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The Winter Olympics go all in for sustainability in 2018

February 15, 2018

By Abby Karp

The PyeongChang 2018 Winter Olympics Committee (POCOG) has made a stand for green (energy, that is) in that coldest season traditionally associated with snow. This year’s Olympic events mark the first winter games to receive the ISO 20121 certification for sustainability.

South Korea has pulled out the stops to make the most of improvements in public transportation and electric vehicles. Additionally, as Dawn Selak, communications manager of the ACEEE reports, the POCOG’s efforts extend to maximizing Olympic building energy efficiency as well.

Bronze, Silver, Gold, and Green

Green is the new gold for PyeongChang 2018. Efficiency in construction and renewable energy lead South Korea’s initiative to apply green standards to the Winter Olympics. The color symbolizes commitment to sustainability at the practical level, of transportation, power generation, and efficiency in building construction and operations.

FacilityExecutive.com reported that POCOG partnered with Dow Chemical Company to install innovative insulation and keep the flow of heat under full control. The buildings that host winter sports must maintain significant temperature differences in neighboring spaces while keeping costs down. Structures such as the Ice Arena require that the ice for events stays cold without discomfort to audiences and officials.

PyeongChang 2018 Winter Olympics power by the numbers

ISO 20121 – The ISO gave its Event Sustainability Management System Award after verification that the venues maximize sustainability and minimize waste. PyeongChang is only the third Olympiad to achieve ISO 20121, the summer games in London and Rio won it previously.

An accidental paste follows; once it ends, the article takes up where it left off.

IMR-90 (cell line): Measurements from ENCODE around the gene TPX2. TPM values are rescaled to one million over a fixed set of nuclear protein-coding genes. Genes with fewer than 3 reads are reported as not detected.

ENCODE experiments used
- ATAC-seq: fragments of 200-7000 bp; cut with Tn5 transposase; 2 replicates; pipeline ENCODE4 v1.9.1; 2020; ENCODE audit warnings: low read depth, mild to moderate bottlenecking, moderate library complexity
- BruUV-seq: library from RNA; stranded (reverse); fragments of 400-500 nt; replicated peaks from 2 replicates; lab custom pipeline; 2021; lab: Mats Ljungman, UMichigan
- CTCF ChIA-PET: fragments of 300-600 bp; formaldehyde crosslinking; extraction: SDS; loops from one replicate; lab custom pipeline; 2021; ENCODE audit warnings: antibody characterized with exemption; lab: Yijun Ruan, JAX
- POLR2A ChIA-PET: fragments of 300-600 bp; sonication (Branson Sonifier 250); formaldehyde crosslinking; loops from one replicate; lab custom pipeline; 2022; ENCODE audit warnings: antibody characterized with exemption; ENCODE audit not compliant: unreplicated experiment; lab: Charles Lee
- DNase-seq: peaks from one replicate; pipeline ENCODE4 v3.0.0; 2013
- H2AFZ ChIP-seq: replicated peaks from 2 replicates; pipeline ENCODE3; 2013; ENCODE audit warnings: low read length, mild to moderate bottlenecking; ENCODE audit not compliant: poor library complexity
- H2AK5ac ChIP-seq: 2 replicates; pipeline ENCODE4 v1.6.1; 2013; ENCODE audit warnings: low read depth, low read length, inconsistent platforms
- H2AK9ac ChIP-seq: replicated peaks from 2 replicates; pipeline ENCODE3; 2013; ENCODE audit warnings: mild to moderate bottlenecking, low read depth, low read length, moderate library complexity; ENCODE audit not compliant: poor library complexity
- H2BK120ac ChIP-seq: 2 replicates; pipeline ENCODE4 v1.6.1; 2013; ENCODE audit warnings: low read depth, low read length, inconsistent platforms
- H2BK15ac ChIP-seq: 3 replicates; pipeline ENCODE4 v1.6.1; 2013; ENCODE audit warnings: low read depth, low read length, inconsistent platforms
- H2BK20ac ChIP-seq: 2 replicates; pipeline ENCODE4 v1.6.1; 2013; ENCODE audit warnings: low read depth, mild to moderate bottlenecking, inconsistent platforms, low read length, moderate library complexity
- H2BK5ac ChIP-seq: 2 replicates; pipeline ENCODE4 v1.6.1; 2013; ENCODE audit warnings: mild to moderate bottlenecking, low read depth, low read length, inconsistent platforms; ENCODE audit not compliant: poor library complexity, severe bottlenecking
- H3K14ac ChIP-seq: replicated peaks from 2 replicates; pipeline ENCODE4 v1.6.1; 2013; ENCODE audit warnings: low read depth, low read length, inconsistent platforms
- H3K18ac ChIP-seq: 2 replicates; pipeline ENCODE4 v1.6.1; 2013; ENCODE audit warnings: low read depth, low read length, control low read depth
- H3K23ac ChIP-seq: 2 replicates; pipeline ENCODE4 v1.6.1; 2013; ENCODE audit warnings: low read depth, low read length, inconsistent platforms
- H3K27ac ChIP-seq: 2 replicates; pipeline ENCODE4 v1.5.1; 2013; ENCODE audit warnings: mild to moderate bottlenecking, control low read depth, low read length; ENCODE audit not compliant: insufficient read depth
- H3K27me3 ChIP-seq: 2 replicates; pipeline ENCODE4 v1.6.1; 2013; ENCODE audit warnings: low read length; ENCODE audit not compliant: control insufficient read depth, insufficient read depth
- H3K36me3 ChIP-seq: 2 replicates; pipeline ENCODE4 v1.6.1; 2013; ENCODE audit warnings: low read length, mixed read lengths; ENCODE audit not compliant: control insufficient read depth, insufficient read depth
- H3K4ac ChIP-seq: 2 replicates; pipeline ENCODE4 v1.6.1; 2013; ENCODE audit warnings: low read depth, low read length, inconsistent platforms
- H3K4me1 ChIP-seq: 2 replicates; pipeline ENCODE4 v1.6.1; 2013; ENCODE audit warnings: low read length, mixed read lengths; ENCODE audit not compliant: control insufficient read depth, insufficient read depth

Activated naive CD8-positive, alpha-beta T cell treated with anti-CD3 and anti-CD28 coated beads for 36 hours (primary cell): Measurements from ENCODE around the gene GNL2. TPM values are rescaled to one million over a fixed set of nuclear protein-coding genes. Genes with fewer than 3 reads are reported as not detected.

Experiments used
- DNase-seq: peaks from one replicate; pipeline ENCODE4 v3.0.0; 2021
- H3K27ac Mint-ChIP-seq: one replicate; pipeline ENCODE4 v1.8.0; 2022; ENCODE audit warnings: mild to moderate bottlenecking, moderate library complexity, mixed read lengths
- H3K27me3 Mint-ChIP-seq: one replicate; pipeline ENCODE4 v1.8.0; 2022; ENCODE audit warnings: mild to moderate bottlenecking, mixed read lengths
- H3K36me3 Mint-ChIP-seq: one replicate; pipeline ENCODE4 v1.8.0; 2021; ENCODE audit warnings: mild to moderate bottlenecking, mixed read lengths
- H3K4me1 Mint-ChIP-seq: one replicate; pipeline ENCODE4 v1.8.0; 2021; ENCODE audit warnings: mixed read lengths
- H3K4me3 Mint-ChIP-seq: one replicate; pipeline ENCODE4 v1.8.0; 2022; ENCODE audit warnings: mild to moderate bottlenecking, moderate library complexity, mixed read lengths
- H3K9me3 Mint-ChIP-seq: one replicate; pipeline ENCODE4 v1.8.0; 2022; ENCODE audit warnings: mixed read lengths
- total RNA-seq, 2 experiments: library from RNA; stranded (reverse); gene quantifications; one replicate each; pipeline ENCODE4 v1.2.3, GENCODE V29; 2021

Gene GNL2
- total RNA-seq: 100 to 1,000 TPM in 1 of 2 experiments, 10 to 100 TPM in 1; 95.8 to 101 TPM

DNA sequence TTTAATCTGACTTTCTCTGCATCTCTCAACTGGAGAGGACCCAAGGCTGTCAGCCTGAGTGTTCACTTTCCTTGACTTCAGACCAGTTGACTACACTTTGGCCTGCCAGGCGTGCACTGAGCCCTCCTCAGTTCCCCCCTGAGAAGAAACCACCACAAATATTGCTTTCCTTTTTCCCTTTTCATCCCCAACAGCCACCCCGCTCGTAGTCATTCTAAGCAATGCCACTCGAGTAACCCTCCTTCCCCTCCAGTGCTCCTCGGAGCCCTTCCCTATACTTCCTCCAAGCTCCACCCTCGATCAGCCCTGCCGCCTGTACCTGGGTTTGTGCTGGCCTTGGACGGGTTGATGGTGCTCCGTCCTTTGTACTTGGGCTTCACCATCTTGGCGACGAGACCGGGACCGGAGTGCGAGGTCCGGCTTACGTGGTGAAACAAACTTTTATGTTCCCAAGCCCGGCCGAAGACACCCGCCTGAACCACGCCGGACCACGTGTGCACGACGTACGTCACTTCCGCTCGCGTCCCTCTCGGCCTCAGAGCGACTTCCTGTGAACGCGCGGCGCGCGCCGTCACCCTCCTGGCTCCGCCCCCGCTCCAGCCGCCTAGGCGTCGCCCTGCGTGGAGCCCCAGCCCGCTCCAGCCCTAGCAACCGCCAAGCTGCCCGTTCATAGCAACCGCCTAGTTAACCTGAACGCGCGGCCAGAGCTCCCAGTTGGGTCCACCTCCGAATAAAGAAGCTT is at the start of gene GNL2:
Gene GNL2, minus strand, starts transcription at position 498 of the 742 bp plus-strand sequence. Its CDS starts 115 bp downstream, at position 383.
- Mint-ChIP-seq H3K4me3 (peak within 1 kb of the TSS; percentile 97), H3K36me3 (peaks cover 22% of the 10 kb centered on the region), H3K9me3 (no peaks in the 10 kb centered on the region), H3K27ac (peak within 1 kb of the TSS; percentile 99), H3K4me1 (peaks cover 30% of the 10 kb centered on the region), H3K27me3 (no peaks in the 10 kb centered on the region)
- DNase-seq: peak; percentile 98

Building designed for low energy impact – All of the new-built facilities were designed to maximize energy efficiency. The construction of the Sliding Center, Ice Arena, Hockey Center and the Olympic Village, were all designed to meet South Korea’s green energy certification standards (G-SEED). Certification under G-SEED rates how buildings consume energy and reduce pollutants.

Reduced carbon omissions – The Olympic villages and sporting venues cut greenhouse gas emissions by nearly 18,000 tons. The POCOG achieved the reductions through efficient design, construction, and operations, as well as renewable energy.

Self-sustaining renewable energy – Solar, wind, and geothermal energy contribute twelve percent of the nearly 203MW of power generated locally and from provincial resources.

The IOC declares its stance on sustainability

The enthusiasm for green that South Korea brought to the games this year aligns perfectly with the thinking of the International Olympic Committee on sustainability. The IOC has adopted sustainability as one of the pillars of its mission, to promote sports in service to humanity, going forward.

The design and execution of PyeongChang 2018, which minimize heating losses and renewable energy sources, represent the essential challenges to modern building energy management on a grand scale. The knowledge and experience gained deploying the energy resources for this exciting event will influence design and management of future sustainable structures around the world.

Like the flickering flame that signifies the occasion, the Olympic Spirit should shine like a torch that illuminates ideals, values, and best practices for the peoples of the world. In the commitment to going green, the PyeongChang 2018 Winter Olympics Committee has demonstrated leadership and initiative that will raise the bar in sustainability practices for institutions around the globe and for years to come.


Abby Karp

Abby joined Lucid’s marketing team in 2014 after conducting research on the decision-making processes of environmental behavior. Abby graduated from Middlebury College with a degree in Environmental Studies and Conservation Psychology.